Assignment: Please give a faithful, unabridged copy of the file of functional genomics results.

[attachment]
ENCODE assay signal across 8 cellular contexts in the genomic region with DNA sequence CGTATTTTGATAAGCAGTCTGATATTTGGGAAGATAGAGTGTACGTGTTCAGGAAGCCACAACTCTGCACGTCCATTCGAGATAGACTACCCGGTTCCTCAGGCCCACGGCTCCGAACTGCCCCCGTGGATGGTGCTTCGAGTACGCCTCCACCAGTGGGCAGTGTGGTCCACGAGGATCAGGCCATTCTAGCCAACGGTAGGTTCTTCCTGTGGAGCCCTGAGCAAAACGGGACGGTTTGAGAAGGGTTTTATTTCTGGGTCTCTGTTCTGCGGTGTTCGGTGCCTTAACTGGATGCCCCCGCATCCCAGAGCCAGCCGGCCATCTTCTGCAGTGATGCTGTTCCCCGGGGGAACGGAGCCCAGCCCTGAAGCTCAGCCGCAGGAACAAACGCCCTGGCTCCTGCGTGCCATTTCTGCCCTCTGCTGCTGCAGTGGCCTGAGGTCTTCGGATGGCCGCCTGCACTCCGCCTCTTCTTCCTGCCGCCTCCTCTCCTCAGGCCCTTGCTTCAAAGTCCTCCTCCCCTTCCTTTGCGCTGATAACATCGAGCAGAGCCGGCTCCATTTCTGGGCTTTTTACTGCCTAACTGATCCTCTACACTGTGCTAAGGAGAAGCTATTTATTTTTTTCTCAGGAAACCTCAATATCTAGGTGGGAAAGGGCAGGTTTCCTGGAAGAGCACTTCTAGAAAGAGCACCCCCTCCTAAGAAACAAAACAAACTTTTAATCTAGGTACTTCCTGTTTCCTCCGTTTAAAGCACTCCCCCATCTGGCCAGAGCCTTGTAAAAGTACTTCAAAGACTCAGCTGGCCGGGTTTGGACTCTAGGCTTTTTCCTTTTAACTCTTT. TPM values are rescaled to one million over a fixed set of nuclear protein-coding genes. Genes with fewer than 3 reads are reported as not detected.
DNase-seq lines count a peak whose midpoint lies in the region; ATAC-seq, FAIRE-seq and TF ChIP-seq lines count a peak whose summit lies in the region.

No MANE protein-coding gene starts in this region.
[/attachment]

ENCODE assay signal across 8 cellular contexts in the genomic region with DNA sequence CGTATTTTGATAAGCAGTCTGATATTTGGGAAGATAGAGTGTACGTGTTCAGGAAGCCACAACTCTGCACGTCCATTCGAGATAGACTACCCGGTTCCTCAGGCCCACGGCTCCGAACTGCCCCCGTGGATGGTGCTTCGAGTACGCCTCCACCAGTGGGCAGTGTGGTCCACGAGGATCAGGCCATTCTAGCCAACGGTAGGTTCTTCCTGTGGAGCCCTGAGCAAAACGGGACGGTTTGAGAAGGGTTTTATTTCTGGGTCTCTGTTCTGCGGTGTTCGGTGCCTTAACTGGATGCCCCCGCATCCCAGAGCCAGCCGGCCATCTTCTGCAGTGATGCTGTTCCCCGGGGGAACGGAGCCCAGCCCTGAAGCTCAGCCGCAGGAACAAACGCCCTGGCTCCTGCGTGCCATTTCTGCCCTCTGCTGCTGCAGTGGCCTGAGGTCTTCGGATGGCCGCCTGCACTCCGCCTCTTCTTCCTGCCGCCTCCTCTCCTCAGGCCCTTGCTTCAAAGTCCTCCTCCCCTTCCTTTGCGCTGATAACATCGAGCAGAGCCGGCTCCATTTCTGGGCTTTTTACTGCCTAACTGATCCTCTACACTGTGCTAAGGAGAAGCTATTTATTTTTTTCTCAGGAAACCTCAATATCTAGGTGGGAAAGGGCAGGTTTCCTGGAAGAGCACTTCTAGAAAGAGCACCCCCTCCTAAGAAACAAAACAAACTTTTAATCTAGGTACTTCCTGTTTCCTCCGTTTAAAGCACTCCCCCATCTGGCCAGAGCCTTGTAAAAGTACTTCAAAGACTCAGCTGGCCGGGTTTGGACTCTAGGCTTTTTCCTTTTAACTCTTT. TPM values are rescaled to one million over a fixed set of nuclear protein-coding genes. Genes with fewer than 3 reads are reported as not detected.
DNase-seq lines count a peak whose midpoint lies in the region; ATAC-seq, FAIRE-seq and TF ChIP-seq lines count a peak whose summit lies in the region.

No MANE protein-coding gene starts in this region.